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OBESITY

Belly fat putting Spanish children at risk

Childhood abdominal obesity is a serious problem in Spain and one that is going largely undetected, a new study shows.

Belly fat putting Spanish children at risk
Young people with high belly fat are at increased risk of cardiovascular disease although they are not actually overweight. File photo: Gaulsstin/Flickr

A total of 21.3 percent of children aged six to 11 in Spain are suffering from abdominal obesity while this figure is 14.3 percent for adolescents aged 12 to 17.

That's the finding of Spain's first study into the problem of belly fat conducted by Barcelona's IMIM institute.

These young people are at higher risk of cardiovascular disease and premature mortality as adults although they are not actually overweight, said the authors of the study published in PLOS ONE.

Researchers looked at data from 1,521 young people across Spain to get their results, measuring their waist-to-height ratio as a neutral indicator. 

"Our results indicate the need to incorporate waist circumference into routine clinical practice, in addition to traditional measurements of weight and height," the scientists concluded.

Only in this way can real health risks be determined, they added.

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HEALTH

4 in 5 Spanish men will be overweight by 2030: WHO

Shift from Mediterranean diet to fast food will result in 80 percent of Spanish men and 55 percent of women being overweight by 2030, the World Health Organisation has warned.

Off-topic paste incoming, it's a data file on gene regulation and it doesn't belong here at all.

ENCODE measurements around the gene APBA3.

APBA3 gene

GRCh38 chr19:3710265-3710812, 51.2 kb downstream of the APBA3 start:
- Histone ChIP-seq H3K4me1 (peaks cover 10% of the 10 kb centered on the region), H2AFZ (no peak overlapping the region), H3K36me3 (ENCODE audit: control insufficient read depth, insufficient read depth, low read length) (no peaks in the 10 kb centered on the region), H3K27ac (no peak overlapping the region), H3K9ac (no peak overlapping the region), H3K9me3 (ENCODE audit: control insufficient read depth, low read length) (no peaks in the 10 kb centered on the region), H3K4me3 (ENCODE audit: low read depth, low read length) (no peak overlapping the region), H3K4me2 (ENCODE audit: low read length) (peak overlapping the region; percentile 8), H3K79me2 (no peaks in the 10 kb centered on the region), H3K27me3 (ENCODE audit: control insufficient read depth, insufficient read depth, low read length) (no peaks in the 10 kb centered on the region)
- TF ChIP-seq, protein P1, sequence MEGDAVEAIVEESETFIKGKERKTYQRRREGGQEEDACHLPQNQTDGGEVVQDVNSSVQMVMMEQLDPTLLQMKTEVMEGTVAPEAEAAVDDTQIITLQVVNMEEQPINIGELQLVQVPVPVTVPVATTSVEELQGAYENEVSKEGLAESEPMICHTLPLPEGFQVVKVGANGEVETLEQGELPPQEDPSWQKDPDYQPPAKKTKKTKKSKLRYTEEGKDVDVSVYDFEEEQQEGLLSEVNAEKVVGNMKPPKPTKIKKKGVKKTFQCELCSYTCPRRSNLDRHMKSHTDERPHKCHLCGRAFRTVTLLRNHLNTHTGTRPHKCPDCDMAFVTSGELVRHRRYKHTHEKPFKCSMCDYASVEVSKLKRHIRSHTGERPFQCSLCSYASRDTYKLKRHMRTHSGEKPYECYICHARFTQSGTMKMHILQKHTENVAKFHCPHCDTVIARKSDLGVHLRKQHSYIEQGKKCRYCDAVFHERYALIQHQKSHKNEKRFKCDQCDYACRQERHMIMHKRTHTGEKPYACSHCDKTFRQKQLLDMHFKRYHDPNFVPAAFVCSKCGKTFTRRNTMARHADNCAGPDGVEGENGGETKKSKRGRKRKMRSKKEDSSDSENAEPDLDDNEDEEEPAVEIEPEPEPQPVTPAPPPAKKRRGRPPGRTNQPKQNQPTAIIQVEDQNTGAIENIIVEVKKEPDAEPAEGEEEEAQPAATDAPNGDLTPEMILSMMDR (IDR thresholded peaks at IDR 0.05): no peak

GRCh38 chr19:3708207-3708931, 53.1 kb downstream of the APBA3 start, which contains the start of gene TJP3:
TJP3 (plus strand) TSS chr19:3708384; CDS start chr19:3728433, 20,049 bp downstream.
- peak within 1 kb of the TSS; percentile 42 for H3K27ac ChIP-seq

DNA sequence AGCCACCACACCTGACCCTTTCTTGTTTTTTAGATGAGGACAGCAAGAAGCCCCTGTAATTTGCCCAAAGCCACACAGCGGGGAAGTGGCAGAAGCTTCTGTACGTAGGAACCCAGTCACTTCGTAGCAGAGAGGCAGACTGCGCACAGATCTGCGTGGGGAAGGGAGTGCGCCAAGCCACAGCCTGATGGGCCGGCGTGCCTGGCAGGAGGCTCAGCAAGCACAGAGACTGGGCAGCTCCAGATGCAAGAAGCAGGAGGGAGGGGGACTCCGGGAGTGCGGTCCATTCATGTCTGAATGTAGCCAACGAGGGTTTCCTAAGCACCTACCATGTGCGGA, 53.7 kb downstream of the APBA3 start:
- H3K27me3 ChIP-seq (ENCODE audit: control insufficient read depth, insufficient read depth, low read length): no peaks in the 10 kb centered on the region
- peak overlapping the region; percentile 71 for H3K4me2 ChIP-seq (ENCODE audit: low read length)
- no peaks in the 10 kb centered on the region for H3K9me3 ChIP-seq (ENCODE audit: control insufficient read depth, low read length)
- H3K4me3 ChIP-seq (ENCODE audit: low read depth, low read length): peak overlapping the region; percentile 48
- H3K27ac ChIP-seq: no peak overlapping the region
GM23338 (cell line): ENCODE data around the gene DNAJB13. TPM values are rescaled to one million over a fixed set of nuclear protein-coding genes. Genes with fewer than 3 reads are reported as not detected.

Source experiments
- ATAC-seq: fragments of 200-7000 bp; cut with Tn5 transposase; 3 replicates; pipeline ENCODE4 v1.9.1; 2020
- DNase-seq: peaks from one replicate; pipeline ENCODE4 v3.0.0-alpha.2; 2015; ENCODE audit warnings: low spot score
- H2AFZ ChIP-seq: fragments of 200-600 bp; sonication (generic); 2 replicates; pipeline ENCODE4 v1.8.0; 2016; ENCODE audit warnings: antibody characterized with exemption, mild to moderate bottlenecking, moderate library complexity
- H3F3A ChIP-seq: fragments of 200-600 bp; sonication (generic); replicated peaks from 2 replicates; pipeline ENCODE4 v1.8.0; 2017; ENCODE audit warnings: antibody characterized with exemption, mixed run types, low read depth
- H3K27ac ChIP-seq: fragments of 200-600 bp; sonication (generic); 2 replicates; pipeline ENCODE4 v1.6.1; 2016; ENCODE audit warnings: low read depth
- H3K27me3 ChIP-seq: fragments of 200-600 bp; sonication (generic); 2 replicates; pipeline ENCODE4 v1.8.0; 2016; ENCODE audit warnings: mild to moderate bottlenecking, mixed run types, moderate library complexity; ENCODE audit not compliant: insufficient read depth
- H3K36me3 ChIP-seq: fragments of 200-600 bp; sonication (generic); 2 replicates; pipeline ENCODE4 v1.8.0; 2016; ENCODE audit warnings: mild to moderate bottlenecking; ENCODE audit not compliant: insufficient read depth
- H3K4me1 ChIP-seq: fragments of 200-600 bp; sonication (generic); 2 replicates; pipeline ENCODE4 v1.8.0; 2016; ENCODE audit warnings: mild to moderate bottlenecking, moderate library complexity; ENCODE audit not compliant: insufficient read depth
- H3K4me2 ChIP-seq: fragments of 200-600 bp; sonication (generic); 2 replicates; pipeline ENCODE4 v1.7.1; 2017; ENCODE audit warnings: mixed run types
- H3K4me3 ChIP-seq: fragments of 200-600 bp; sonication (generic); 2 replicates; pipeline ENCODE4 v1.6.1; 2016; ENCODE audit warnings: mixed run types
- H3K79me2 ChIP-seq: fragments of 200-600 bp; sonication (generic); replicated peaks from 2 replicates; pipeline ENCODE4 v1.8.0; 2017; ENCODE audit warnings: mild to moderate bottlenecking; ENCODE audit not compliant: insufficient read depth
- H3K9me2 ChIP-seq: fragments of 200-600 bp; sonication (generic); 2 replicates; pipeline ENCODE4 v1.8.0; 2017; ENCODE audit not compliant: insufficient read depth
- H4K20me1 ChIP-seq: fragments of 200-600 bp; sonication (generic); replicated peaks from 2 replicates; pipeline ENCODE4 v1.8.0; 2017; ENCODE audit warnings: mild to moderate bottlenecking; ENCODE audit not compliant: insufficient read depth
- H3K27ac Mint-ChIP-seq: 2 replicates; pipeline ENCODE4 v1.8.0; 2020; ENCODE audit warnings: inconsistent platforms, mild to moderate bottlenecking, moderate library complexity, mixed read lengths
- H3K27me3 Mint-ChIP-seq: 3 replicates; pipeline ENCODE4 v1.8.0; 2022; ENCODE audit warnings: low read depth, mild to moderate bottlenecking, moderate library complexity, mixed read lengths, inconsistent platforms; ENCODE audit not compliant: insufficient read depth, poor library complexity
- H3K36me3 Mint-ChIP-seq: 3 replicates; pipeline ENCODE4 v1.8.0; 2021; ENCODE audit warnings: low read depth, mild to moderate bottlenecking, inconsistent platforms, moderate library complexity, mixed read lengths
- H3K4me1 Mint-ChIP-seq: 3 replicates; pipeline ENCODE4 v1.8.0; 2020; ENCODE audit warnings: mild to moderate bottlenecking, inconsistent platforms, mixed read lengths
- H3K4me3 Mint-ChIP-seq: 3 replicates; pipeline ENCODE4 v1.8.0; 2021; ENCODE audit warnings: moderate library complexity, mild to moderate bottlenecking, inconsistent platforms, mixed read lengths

4 in 5 Spanish men will be overweight by 2030: WHO
Photo of overweight men: Shutterstock

Spaniards are packing on the kilos at an alarming rate.

That’s according to an investigation by the country’s Mar de Barcelona hospital –backed up by the World Health Organisation – which found that 80 percent of Spanish men and 55 percent of women will be overweight by 2030 if current trends continue.

According to their data this will mean that 27 million people in Spain will be overweight in 11 years time, representing a hefty €3 billion bill for the country’s public health system.

The news comes just months after another study by the US’s Institute for Health Metrics and Evaluation claimed Spaniards will have the longest life expectancy in the world by 2040, largely thanks to the health benefits of their famed Mediterranean diet.

The American institution’s findings clash with those published in the Spanish Cardiology Magazine this week, as the latter suggest there is a growing shift among the Spanish population towards eating foods made up of processed fats and sugars rather than the traditional fruit and veg found in Spanish cuisine.

“There are currently 25 million people in Spain who are overweight, three million more than a decade ago,” Dr Albert Goday, one of the authors of the study, said of his team's findings.

“That means that conservatively there will be three million more (16 percent) by 2030 if the trend continues.”

“In men excess weight is more common up to the age of 50 whereas from 50 onward obesity rises more among women due our hormonal metabolisms.”

Researchers used data from 300,000 people’s BMI between 1987 and 2014 to conduct the study and make their estimations.

Adult Body Mass Index (BMI), a person's weight in kilograms divided by the square of height in metres, will classify someone as overweight is it’s between 25 and 30, and obese if it’s over 30.

Being overweight can result in a higher risk of suffering diabetes, hypertension, strokes, cancer and heart attacks.

SEE ALSO: Canary Island schools offer free fruit to kids to fight obesity